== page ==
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Vol. 73, No. 1, January 2019
FOCUS ON FOCUS ON Gender Issues, Small Business & Financial Planning
The Effects of the Tax Cuts and Jobs Act on Small Businesses
In December 2017 Congress passed the first major tax reform since 1986, the Tax Cuts and Jobs Act. The bill introduced by President Trump and the Republican party promised to simplify the tax code and tax filing process as well as bring lower taxes to nearly all Americans. The primary accomplishment of the bill is the lowering of the corporate tax rate to a flat 21 percent. Since most small businesses are not able to take advantage of this rate reduction due to their tax structure, Congress introduced other tax breaks in order to lower the effective tax rate on small businesses. This paper discusses how the Tax Cuts and Jobs Act affects American small businesses and their owners.
Diversity Continues to Challenge the Financial Services Industry: Benefits, Financial Performance, Demographics, Impediments to Progress, and Best Practices
James J. Tucker III, PhD, CPA
Scott Jones, PhD
Financial service firms continue to invest substantial resources in diversity-related efforts to achieve a more diverse workforce. Nevertheless, progress has been slow, and gains have been marginal. This study examines recent progress of the financial services industry regarding diversity and a number of related issues through which firms must navigate and manage. These issues include the benefits of a diverse workforce, financial performance, recruiting and retention challenges and best practices, the benefits of analyzing firm-specific employee demographic data, and the conflicting views surrounding the decision to publicly disclose this data.
Women and Diversity—Why the Conversation Must Continue in Financial Services
Jill Bisco, PhD
Suzanne Gradisher, JD
Barry Mulholland, PhD, CFP, ChFC
The financial advising professions are concerned that not only will there be insufficient talent in the workforce to replace those professionals who will soon retire and to meet the expected growth in the need for advisors over the next decade, but the profession is also lacking in diversity. This paper focuses on The University of Akron’s Women and Diversity Symposium, which is the result of the alignment of industry initiatives to increase the number of women and people of diverse backgrounds in the financial services industry. The secondary goal is to increase the number of undergraduate students choosing financial planning as a degree. Through an analysis of surveys completed by attendees at the symposium, this research has shown that the symposium improved the impression of the financial services industry among those who attended.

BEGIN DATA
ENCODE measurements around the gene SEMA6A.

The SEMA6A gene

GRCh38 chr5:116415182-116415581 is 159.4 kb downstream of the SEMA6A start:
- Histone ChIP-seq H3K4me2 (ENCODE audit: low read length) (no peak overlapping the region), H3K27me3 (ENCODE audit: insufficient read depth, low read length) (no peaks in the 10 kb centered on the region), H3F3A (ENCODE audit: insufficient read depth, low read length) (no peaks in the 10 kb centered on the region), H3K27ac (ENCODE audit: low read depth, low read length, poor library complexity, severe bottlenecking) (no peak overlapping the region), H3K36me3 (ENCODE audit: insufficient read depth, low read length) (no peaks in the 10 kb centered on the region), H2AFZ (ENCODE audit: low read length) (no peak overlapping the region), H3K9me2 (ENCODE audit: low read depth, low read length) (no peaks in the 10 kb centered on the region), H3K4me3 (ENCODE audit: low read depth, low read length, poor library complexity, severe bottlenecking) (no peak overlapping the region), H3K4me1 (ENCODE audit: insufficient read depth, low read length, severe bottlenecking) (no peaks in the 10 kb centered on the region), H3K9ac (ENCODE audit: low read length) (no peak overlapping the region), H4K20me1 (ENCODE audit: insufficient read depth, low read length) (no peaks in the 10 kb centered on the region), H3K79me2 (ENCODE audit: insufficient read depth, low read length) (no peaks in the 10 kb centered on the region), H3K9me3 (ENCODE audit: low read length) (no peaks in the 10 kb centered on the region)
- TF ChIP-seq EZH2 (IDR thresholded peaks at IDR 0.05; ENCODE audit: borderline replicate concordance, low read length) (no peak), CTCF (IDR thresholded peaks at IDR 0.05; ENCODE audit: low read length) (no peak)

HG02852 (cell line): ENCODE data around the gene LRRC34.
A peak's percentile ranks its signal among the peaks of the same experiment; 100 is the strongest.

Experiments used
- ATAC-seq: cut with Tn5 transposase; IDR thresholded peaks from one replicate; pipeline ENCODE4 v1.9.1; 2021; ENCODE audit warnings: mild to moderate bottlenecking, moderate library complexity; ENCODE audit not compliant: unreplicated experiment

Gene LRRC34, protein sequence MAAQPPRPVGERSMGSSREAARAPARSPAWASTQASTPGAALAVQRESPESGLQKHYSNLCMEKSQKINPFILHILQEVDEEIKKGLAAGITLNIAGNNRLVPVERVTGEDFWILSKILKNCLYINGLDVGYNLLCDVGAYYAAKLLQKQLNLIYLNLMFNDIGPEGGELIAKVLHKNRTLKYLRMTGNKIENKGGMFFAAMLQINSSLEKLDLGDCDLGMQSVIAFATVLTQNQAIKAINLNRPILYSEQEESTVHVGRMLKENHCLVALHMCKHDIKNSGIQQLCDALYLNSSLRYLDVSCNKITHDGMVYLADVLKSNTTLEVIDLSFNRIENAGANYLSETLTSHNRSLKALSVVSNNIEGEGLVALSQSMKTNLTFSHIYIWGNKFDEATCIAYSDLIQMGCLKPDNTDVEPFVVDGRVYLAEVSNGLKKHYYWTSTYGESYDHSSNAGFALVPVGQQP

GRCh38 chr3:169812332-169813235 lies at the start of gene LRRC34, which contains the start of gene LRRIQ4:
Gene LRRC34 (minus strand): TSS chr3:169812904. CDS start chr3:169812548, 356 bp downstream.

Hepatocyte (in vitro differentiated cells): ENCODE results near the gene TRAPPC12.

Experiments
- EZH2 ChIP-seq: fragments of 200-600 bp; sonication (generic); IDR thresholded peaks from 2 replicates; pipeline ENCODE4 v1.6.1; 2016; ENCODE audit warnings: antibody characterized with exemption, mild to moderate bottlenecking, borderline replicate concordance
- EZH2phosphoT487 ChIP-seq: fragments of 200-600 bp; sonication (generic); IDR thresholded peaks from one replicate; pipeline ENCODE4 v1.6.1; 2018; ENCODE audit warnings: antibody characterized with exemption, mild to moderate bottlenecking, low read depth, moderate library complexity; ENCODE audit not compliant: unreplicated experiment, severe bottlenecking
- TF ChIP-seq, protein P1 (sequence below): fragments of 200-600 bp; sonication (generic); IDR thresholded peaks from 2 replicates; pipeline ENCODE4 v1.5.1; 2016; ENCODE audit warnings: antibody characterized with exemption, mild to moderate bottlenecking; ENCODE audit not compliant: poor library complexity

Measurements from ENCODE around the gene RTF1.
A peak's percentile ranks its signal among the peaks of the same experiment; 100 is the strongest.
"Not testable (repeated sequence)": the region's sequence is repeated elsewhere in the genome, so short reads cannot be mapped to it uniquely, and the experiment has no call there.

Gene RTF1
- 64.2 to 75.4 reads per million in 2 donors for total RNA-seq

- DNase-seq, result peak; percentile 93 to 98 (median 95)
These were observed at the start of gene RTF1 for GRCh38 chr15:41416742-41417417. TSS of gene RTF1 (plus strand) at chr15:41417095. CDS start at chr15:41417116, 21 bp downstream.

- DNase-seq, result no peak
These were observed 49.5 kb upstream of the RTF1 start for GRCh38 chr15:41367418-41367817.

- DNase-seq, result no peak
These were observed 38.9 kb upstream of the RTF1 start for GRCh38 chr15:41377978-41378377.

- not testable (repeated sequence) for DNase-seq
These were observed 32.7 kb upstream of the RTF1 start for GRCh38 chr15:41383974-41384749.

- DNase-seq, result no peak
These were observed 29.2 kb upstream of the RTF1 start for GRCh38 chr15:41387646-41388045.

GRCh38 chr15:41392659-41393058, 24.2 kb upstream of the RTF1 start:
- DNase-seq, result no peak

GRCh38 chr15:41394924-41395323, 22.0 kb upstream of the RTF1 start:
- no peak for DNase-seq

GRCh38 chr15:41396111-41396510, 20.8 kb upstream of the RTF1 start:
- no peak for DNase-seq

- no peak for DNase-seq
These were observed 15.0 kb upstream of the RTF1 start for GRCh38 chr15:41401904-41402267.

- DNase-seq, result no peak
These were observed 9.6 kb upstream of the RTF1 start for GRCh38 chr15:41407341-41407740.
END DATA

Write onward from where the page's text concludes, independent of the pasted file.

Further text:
Implications of the New Flow-Through Deduction for Financial Service Professionals
Anthony P. Curatola, PhD
J. William Harden, PhD, CPA, ChFC
The Tax Cuts and Jobs Act added a new deduction for the years 2018 to 2025 to effectively lower the tax rates of many proprietorships and flow-through entities. The provision has many complexities associated with it, including a wage requirement for taxpayers above certain income levels. It also prohibits the deduction for certain service businesses, again where income exceeds certain levels. Financial professionals must be aware of the use and limitations of this deduction in order to properly assist clients.
By the Numbers: The 2019 Indexed Retirement and Social Security Numbers
Kenn Beam Tacchino, JD, LLM
We present the 2019 indexed retirement and Social Security numbers in an easy-to-read table. Feel free to photocopy this table and keep it handy.
Accounting & Taxation
Planning for Hobby Loss
Kevin Tacchino, MSTFP
Stephanie Wendling, CPA, MSTFP
As most planners are aware, clients who own their own business are entitled to deduct any losses incurred as a result of running the business (IRC Sec. 162(a) and IRC Sec. 212(a)(1)-(2)). However, if clients misclassify their operations as a business, when the IRS would classify them as a hobby, they could be on the hook for back taxes, as the IRS will disallow their loss deductions (IRC Sec. 183(a)). Within the IRS regulations, there are nine factors which, when applied to a client’s situation, will point in the direction of either a business or a hobby. Planners can create value for their clients by implementing strategies around these nine factors to help prove a clear, intentional profit motive if a client’s business is ever under review. This paper seeks to explain the purpose and use of each factor, as well as highlight planning opportunities that each factor presents.